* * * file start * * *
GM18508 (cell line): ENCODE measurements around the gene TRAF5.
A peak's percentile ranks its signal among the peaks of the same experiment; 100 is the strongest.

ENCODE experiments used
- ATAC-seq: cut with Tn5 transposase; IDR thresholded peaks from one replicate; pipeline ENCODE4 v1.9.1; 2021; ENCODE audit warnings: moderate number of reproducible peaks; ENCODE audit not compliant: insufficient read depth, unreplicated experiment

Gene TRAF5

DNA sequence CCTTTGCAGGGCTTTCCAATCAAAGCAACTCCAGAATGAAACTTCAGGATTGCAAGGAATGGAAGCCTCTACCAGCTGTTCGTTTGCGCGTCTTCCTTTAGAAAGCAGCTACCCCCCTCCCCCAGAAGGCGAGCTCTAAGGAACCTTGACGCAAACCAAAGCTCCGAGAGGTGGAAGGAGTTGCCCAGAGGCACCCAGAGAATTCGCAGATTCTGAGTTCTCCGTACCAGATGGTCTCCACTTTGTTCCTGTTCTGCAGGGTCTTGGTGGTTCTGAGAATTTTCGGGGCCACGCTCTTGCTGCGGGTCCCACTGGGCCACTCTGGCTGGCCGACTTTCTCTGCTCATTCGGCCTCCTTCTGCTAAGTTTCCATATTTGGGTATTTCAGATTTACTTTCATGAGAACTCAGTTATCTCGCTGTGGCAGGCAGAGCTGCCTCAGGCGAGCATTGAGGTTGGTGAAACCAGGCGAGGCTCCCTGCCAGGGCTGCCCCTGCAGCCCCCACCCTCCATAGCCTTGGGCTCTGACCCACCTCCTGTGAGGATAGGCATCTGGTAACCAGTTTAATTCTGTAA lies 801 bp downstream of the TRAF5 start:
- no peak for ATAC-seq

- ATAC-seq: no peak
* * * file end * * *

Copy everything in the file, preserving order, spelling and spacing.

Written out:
GM18508 (cell line): ENCODE measurements around the gene TRAF5.
A peak's percentile ranks its signal among the peaks of the same experiment; 100 is the strongest.

ENCODE experiments used
- ATAC-seq: cut with Tn5 transposase; IDR thresholded peaks from one replicate; pipeline ENCODE4 v1.9.1; 2021; ENCODE audit warnings: moderate number of reproducible peaks; ENCODE audit not compliant: insufficient read depth, unreplicated experiment

Gene TRAF5

DNA sequence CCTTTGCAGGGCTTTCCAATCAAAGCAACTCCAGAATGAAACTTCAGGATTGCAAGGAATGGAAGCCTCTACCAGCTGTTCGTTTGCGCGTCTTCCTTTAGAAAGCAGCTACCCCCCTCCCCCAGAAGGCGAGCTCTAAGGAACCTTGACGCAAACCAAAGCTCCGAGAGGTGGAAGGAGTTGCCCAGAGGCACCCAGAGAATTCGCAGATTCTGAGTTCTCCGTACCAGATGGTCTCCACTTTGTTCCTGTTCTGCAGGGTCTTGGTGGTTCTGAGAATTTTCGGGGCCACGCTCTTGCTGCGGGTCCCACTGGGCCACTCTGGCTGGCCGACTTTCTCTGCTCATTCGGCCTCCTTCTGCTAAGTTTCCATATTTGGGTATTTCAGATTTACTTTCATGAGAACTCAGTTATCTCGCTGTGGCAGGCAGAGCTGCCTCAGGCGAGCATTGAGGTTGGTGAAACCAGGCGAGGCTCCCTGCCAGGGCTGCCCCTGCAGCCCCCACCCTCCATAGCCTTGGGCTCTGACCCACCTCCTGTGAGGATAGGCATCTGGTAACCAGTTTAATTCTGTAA lies 801 bp downstream of the TRAF5 start:
- no peak for ATAC-seq

- ATAC-seq: no peak